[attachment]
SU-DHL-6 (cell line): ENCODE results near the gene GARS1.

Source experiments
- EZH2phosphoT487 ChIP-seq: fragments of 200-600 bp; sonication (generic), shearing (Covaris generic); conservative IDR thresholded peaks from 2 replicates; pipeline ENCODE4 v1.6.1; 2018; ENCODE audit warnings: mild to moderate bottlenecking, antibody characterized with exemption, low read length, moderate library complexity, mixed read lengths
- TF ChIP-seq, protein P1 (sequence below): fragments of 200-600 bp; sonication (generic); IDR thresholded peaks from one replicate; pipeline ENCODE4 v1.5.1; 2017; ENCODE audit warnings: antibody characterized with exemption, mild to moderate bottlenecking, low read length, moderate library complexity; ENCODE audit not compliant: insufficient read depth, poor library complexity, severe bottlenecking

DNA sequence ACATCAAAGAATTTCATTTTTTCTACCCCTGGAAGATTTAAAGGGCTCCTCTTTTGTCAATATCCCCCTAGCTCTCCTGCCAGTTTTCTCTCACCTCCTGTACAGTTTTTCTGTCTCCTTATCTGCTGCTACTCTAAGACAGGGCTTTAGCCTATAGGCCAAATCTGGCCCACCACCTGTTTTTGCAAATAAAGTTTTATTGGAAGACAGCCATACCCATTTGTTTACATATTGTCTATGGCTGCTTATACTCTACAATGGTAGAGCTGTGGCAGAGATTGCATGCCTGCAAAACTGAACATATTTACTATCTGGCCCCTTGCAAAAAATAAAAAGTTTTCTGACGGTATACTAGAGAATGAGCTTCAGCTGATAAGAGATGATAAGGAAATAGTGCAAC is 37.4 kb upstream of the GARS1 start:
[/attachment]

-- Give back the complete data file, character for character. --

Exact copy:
SU-DHL-6 (cell line): ENCODE results near the gene GARS1.

Source experiments
- EZH2phosphoT487 ChIP-seq: fragments of 200-600 bp; sonication (generic), shearing (Covaris generic); conservative IDR thresholded peaks from 2 replicates; pipeline ENCODE4 v1.6.1; 2018; ENCODE audit warnings: mild to moderate bottlenecking, antibody characterized with exemption, low read length, moderate library complexity, mixed read lengths
- TF ChIP-seq, protein P1 (sequence below): fragments of 200-600 bp; sonication (generic); IDR thresholded peaks from one replicate; pipeline ENCODE4 v1.5.1; 2017; ENCODE audit warnings: antibody characterized with exemption, mild to moderate bottlenecking, low read length, moderate library complexity; ENCODE audit not compliant: insufficient read depth, poor library complexity, severe bottlenecking

DNA sequence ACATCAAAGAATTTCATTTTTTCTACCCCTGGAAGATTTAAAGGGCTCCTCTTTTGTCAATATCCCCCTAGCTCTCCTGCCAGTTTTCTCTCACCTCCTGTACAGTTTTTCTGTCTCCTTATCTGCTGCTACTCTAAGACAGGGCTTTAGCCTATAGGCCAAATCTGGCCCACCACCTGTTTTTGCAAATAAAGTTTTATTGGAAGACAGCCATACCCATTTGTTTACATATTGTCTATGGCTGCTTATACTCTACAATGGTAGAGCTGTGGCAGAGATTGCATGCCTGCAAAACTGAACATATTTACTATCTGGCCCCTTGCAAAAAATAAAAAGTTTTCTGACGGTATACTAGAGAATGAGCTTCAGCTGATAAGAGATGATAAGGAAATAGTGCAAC is 37.4 kb upstream of the GARS1 start: